Stanhope Simpson president on arming yourself to break down barriers

Victoria Stanhope discusses the unique challenges and benefits of being a woman in male-dominated industries

Stanhope Simpson president on arming yourself to break down barriers

As the president of Stanhope Simpson Insurance, Victoria Stanhope is accustomed to working with men. Leading an insurance business that specialises primarily in the construction and development industry presents her with unique challenges and benefits alike.

“It’s a double-edged sword,” said Stanhope. “Being a woman both in insurance and in the construction industry means I definitely have to work harder than my male counterparts. We have to prove ourselves and the bar is set higher.

“What I find to be a benefit is that I stick out from my competitors. If I attend an industry event with eighteen-hundred attendees, people are going to remember a female insurance executive more than they will remember the hundreds of males.”

As an occasional guest lecturer at Dalhousie University, Stanhope finds she also stands out from the majority of the professors.

“If you don’t fit the mold, use it to your advantage. Don’t be deterred,” she advised.

Stanhope attributes her success, in part, to the constant support and mentorship of her father, Victor Stanhope, who founded the Halifax, Nova Scotia-based business in the late 70s. She started working as a part-time employee for her family’s second-generation business in 2003, while she was completing her undergraduate degree, and she rapidly developed a passion for the industry. Stanhope went on to work at RSA for six months in an underwriting role, before returning to the family brokerage full-time in 2007. She gradually worked her way up through the company, taking on various different roles to learn the business until she earned the title of company president in 2016.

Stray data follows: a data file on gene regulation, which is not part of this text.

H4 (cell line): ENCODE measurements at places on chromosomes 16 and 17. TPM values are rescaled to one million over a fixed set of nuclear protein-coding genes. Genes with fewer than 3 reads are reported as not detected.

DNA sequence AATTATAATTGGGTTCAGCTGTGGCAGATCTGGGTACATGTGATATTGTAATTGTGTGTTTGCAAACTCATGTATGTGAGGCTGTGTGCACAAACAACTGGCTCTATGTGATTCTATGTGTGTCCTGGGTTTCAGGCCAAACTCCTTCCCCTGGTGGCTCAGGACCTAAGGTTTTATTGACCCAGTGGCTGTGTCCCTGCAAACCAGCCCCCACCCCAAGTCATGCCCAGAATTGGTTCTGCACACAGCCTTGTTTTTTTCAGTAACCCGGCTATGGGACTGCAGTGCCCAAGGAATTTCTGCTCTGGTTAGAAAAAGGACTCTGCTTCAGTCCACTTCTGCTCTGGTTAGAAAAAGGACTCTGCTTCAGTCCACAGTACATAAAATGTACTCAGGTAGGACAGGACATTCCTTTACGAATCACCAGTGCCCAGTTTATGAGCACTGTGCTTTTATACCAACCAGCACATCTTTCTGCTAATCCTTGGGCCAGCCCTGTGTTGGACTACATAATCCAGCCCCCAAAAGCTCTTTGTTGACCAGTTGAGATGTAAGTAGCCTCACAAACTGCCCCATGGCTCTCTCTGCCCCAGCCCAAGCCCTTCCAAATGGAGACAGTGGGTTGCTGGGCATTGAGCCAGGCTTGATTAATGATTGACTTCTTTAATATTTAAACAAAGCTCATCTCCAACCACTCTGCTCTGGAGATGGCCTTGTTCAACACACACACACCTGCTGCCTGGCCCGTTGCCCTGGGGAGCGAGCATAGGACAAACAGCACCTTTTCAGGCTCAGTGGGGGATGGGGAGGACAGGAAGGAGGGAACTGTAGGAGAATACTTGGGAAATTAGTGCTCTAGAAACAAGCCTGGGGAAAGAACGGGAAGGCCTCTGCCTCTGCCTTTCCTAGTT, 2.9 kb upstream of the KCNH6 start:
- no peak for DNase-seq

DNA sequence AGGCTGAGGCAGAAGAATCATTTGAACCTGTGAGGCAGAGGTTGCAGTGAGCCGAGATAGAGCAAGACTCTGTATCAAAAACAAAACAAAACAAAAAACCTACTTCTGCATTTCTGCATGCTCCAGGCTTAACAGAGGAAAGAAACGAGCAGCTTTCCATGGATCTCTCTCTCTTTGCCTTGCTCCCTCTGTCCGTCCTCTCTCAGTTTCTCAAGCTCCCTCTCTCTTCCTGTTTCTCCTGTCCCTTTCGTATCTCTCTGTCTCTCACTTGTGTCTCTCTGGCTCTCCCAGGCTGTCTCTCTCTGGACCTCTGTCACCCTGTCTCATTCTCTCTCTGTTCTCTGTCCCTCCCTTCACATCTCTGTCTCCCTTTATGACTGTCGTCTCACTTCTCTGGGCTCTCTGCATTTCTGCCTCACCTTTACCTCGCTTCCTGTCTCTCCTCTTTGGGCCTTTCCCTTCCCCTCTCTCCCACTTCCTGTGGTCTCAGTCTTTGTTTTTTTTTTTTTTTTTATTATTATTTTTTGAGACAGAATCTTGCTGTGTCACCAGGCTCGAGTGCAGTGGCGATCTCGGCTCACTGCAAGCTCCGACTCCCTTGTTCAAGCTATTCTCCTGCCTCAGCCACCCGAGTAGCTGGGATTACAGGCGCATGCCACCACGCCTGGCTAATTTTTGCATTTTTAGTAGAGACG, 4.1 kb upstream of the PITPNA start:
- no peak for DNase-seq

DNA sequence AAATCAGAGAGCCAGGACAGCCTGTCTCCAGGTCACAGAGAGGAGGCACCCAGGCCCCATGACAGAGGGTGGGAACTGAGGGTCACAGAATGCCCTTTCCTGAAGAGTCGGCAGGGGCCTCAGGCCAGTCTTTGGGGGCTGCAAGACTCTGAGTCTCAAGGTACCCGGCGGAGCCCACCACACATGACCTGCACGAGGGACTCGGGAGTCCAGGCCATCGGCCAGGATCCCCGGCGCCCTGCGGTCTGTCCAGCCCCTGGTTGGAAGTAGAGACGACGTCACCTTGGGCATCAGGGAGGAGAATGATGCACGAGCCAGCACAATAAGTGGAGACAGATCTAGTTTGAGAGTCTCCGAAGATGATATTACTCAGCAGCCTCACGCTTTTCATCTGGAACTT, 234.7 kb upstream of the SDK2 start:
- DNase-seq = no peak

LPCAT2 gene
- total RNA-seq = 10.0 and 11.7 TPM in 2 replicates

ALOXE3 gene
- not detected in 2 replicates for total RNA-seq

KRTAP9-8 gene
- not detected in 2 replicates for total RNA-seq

“I knew that I would have to dedicate an appropriate amount of time to prove that I was capable of taking on this role,” said Stanhope who leads her own book of business as an owner-operator and relishes her leadership position.

Having welcomed her first child eighteen months ago, Stanhope worked from home for six months to stay on top of business whilst caring for her newborn.

“There is no maternity leave when you run your own business, but I made it work,” said Stanhope. “Women are known for doing what they have to do, both for the benefit of business and for the benefit of family.”

Stanhope’s advice to women starting out in the industry: “You have to arm yourself. You can’t expect the industry to help you. It’s up to you to ensure that you are prepared and have the education, the personality and the gumption to break through those barriers that you may face as a woman.”

Stanhope serves on the board of directors for the Construction Association of Nova Scotia.